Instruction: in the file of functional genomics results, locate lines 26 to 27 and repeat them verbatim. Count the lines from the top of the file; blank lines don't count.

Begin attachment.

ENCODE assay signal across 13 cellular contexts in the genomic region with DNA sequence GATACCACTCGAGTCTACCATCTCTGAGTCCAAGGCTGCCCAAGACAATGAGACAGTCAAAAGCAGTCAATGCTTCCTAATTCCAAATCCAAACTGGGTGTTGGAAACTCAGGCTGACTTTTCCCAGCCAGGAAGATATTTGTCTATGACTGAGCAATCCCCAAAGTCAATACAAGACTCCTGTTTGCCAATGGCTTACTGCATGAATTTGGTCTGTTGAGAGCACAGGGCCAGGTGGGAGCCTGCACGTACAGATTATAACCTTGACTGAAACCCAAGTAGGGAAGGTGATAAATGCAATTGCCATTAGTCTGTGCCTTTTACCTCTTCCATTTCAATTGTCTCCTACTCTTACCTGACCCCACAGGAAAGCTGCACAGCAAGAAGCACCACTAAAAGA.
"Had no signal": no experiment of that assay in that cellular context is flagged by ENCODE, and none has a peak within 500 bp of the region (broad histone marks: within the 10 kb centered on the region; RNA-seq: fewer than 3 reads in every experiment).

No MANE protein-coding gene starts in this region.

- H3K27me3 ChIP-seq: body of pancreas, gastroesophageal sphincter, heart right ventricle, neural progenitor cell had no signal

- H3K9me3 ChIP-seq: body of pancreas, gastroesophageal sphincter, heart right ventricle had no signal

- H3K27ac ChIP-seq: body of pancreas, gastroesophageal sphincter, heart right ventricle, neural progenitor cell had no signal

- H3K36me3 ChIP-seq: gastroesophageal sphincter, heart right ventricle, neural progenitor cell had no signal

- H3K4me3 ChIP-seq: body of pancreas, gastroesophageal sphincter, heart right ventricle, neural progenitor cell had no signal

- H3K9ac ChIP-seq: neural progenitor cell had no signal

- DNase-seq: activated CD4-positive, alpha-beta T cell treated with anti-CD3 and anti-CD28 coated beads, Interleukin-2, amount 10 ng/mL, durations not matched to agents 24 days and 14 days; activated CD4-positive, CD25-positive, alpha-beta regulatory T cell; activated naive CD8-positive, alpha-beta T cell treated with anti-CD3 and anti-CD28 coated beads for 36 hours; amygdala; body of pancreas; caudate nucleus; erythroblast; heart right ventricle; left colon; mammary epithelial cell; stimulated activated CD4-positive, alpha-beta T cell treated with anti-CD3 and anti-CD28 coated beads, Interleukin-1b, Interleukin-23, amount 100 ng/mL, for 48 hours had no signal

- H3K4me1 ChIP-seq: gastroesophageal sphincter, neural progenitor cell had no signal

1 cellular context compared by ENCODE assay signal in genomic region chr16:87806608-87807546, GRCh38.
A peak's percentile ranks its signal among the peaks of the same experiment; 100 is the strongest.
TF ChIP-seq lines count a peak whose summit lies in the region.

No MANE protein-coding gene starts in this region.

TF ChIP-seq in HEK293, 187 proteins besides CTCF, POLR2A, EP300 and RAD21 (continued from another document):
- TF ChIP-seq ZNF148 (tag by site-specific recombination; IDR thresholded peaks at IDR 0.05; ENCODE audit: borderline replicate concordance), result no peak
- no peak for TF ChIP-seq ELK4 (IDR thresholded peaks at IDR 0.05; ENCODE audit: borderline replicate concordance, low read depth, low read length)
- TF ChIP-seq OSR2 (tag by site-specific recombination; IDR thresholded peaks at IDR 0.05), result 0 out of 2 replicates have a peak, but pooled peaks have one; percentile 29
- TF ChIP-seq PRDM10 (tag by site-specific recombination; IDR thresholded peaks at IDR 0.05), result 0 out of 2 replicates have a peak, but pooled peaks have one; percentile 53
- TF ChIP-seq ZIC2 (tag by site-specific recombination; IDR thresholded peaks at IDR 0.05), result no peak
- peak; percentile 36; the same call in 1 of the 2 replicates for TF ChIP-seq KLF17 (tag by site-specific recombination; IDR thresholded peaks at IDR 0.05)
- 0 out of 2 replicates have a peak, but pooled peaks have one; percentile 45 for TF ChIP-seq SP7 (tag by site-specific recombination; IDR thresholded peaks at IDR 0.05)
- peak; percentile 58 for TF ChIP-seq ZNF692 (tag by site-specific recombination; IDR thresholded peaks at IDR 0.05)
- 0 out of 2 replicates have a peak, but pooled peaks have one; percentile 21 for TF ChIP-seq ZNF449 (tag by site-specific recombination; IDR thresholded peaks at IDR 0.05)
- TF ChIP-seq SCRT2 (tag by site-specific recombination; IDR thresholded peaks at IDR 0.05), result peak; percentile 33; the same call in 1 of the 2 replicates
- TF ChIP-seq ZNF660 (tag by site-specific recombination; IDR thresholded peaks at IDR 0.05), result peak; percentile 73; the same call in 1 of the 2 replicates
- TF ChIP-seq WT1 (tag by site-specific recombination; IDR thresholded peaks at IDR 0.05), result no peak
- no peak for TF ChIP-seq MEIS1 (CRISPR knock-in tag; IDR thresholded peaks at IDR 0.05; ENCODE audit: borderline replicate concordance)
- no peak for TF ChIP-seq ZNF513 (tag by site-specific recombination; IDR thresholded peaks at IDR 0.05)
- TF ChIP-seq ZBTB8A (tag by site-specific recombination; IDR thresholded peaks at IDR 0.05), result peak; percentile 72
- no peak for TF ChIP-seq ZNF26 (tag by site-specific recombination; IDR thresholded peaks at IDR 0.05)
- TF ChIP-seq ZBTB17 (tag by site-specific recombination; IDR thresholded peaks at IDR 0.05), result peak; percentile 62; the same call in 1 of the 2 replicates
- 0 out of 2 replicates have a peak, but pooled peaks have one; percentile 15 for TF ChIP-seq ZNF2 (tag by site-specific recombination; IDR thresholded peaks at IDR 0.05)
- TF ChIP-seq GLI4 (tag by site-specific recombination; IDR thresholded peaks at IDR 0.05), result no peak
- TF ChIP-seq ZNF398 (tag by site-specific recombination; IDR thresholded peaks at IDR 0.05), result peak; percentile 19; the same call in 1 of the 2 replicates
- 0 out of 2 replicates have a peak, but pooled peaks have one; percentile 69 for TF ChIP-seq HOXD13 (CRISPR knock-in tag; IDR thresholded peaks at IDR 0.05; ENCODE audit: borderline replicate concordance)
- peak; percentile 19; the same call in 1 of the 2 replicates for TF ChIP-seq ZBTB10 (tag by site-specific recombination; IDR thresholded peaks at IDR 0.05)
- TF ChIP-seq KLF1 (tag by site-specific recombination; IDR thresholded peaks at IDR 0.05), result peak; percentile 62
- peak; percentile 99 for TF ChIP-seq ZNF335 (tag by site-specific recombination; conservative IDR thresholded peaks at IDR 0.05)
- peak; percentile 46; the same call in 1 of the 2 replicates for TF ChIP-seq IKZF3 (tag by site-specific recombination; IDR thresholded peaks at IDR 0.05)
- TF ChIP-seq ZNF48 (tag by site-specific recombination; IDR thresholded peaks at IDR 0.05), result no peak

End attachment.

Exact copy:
- TF ChIP-seq SCRT2 (tag by site-specific recombination; IDR thresholded peaks at IDR 0.05), result peak; percentile 33; the same call in 1 of the 2 replicates
- TF ChIP-seq ZNF660 (tag by site-specific recombination; IDR thresholded peaks at IDR 0.05), result peak; percentile 73; the same call in 1 of the 2 replicates